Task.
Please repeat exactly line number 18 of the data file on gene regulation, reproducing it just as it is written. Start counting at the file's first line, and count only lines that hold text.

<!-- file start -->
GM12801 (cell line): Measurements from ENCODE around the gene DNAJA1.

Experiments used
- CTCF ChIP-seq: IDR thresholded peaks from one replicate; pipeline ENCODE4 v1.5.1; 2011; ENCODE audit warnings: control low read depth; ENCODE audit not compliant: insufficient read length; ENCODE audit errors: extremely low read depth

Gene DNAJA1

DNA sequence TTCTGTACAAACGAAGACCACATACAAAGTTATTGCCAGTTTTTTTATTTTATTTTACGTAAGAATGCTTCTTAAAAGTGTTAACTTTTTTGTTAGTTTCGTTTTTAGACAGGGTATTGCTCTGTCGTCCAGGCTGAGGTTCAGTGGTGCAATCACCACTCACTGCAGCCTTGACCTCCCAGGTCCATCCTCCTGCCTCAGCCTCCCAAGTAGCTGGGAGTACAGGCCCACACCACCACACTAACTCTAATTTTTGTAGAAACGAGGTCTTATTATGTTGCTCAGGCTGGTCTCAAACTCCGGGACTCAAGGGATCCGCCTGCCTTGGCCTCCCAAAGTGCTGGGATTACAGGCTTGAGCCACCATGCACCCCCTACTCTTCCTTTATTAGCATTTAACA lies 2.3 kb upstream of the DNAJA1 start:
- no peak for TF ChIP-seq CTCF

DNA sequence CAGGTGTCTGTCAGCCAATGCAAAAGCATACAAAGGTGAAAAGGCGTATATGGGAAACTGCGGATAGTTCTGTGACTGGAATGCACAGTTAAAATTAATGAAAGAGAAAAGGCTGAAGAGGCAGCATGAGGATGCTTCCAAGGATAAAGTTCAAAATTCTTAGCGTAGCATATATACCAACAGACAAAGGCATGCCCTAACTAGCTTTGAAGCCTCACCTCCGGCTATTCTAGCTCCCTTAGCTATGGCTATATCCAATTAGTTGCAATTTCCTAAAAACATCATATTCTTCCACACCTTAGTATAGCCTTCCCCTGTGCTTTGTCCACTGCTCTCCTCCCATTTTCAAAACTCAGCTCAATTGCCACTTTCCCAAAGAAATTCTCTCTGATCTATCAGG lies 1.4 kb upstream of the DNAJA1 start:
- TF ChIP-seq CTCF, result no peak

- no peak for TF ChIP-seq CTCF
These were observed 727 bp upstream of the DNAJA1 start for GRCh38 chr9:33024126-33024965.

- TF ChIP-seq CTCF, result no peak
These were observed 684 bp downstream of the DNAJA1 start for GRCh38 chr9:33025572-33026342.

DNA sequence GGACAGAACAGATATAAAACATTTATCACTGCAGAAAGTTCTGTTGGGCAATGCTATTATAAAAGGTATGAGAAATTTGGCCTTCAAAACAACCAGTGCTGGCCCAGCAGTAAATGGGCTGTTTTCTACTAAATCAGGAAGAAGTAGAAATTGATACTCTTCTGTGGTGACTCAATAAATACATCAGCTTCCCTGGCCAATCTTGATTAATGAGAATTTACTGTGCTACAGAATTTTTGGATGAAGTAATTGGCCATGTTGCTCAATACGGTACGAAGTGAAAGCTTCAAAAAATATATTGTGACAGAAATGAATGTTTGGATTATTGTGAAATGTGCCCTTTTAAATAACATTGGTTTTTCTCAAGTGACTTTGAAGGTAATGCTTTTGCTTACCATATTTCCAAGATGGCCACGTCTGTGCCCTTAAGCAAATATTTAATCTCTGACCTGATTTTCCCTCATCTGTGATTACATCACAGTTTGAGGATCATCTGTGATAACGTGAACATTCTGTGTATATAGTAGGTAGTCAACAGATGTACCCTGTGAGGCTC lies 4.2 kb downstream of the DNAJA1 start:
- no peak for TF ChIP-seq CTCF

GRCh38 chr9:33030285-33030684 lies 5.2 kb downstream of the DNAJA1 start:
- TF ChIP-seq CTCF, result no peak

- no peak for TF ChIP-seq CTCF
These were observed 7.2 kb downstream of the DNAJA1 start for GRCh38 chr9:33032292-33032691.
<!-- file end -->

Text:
These were observed 7.2 kb downstream of the DNAJA1 start for GRCh38 chr9:33032292-33032691.